Since that point, the rights specified in the Douglas Treaty have played a central role in many local negotiations from the Colliery Dam to the management of the Nanaimo Harbour and Newcastle Island.
Most significantly, it came to the forefront of a historic reconciliation agreement between SFN and the province on March 27, 2013, in which a portion of their territory - 877 hectares, including a piece of the winter village site at Departure Bay - was returned to the nation.
SFN Chief John Wesley said the Douglas Treaty continues to be utilized in many of the nation's current negotiations and that they plan to mark the 160th anniversary of the treaty's signing in the New Year.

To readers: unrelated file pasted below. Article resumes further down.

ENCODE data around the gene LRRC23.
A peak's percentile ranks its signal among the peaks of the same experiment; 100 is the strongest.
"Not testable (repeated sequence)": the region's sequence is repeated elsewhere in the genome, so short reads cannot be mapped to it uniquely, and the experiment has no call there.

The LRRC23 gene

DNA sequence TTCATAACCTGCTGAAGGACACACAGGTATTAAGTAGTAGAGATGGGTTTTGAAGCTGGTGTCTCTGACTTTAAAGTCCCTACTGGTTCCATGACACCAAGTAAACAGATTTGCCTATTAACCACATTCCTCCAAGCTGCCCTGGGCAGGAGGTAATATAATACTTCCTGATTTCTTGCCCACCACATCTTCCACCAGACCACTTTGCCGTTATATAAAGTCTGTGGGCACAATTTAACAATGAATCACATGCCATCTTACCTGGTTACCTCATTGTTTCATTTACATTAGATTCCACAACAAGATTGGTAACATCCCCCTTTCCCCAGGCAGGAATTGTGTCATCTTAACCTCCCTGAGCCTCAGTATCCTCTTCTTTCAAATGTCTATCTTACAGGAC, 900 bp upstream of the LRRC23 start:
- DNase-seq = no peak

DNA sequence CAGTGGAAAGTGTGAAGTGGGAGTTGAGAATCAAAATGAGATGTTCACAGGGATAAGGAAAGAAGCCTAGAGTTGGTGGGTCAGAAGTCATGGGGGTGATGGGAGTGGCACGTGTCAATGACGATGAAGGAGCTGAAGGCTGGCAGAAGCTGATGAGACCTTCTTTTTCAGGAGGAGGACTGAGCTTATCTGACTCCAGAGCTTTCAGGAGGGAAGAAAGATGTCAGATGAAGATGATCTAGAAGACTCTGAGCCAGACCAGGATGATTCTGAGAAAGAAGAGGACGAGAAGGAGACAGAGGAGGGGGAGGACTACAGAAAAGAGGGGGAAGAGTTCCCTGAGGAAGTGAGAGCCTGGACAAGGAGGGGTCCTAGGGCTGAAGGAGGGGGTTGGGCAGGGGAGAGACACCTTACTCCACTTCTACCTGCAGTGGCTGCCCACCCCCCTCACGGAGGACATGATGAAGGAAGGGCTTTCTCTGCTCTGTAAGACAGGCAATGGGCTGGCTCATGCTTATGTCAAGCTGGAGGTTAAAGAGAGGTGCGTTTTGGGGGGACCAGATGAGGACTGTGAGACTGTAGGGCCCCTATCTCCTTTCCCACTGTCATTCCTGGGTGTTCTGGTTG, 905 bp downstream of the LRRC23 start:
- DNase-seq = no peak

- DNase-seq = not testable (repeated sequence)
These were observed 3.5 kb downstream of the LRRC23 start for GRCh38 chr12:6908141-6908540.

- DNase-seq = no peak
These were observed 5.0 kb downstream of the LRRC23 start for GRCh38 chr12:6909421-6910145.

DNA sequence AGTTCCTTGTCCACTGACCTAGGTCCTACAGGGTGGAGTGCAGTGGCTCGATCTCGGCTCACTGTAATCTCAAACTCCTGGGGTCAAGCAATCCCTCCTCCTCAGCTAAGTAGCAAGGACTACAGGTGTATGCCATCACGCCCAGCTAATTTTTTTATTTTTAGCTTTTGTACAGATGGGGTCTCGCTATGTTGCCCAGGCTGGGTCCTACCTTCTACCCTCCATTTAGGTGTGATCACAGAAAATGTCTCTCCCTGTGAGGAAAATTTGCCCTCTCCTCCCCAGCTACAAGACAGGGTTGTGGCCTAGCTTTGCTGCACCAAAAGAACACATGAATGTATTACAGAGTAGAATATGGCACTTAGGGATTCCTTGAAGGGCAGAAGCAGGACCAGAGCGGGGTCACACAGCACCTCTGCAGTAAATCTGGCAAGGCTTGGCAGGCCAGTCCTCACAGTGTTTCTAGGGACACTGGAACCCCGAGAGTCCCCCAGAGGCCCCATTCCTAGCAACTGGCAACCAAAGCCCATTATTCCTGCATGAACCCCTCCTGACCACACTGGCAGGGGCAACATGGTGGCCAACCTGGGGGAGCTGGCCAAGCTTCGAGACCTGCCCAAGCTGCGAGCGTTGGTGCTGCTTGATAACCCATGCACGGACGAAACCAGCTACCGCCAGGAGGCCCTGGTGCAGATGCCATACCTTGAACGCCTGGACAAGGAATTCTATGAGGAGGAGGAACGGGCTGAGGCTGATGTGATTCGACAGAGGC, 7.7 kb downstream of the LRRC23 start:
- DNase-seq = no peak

Footnote to this article:
Late Chief Viola Wyse key in preserving site
Re: 'Resurrected treaty made history' (Daily News, Dec. 22)
In response to the land that was returned to Snuneymuxw, the small portion located in Departure Bay Area; this land took some undertaking from our late chief, correspondence that brought awareness of why this land needed to be returned.If our late chief did nothing there would of been a new structure built there by the owner at that time.
The Archeological Branch stepped in along with the province as this site unearthed several ancestral remains. It was our late chief, Viola Wyse who saved this land and had the province purchase from the landowner and place the land title under Snuneymuxw but held in trust. The ancestral-burial ground is gated and protected. The future of this site will be determined by Snuneymuxw.